Refugees: The Politics of Displacement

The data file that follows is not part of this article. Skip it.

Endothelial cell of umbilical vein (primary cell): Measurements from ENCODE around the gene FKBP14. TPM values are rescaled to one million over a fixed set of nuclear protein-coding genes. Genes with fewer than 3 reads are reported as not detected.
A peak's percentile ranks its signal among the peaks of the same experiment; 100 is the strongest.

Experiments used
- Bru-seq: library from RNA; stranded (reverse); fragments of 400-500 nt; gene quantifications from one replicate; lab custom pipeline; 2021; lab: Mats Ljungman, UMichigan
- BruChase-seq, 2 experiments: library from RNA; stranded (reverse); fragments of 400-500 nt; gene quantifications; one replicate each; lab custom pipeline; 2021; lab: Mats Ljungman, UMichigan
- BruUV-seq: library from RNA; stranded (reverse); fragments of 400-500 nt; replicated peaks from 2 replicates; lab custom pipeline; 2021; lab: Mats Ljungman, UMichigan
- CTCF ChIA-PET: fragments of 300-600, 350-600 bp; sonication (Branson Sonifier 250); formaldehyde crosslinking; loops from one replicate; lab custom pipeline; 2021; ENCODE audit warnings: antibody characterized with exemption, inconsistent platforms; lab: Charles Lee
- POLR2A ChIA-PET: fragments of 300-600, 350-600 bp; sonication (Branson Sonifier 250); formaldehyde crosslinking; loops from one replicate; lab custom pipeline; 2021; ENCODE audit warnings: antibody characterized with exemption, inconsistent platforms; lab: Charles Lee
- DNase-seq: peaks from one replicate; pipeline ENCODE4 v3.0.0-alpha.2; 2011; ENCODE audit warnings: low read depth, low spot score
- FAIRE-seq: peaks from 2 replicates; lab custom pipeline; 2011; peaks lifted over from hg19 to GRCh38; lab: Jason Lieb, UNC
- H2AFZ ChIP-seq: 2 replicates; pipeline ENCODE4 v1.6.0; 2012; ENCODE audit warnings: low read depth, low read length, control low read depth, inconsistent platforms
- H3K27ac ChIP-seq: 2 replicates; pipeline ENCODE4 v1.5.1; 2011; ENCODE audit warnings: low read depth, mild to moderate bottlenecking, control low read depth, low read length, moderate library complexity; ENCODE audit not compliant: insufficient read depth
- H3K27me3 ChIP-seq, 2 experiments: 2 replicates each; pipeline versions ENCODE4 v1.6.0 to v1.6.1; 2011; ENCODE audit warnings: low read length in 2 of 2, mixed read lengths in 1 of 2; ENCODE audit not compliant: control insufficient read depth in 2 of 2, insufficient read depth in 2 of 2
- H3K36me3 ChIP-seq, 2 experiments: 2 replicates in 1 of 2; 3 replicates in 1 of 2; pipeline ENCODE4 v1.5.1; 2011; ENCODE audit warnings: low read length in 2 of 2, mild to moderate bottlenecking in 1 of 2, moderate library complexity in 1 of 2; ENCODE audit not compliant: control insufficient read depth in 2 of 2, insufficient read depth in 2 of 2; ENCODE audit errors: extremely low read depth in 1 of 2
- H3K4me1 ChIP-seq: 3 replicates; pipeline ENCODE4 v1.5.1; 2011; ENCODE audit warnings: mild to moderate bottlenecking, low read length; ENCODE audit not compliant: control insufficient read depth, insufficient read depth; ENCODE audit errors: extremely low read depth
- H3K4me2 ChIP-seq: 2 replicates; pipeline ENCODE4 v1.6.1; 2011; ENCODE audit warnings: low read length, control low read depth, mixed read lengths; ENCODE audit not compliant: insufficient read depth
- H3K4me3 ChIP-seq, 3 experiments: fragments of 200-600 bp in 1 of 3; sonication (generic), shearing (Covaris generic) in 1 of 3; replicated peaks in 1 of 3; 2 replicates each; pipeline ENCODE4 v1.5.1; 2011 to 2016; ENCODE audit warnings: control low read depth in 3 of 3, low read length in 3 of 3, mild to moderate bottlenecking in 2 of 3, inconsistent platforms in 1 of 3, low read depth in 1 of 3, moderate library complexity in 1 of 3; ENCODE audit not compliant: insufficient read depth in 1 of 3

Throughout the world, millions of individuals have been forced to flee their homes due to persecution and armed conflict. The majority of these people are women and children. In fact, nearly half of the world’s refugees are children under 18 years of age. Despite the existence of international guidelines such as the 1951 United Nations Refugee Convention and a framework for responding to refugee emergencies, numerous challenges remain, including: how to determine who is a “bona fide” refugee; the need for burden-sharing arrangements between countries of the Global North and the Global South (which host the vast majority of refugee populations); how to safeguard and better provide for the most vulnerable groups, such as orphans and unaccompanied children, during forced migrations; and the need for global partnerships to combat smugglers and human traffickers. This yearlong service-learning course will explore the causes and consequences of forced displacement. We will also examine the assumptions and actions of governments, the donor community, the United Nations, and nongovernmental organizations (NGOs) that typically intervene on behalf of refugees. Complex ethical, legal, and policy issues will be considered, including: (1) ethical dilemmas in the provision of protection and care; (2) contrasting models of care: camp settings vs. urban refugees; (3) legal status and distinctions among refugees, asylees, internally displaced persons (IDPs), and other migrants; (4) decisions about “durable solutions”—repatriation, local integration, and third-country resettlement; (5) states’ responsibilities and increasing restrictions on access to asylum; and (6) challenges that refugee migrations pose to state-centric concepts of citizenship. Students will explore the link between global refugee movements and the status of refugees and other immigrants in America through participation in individual service-learning projects in their local community.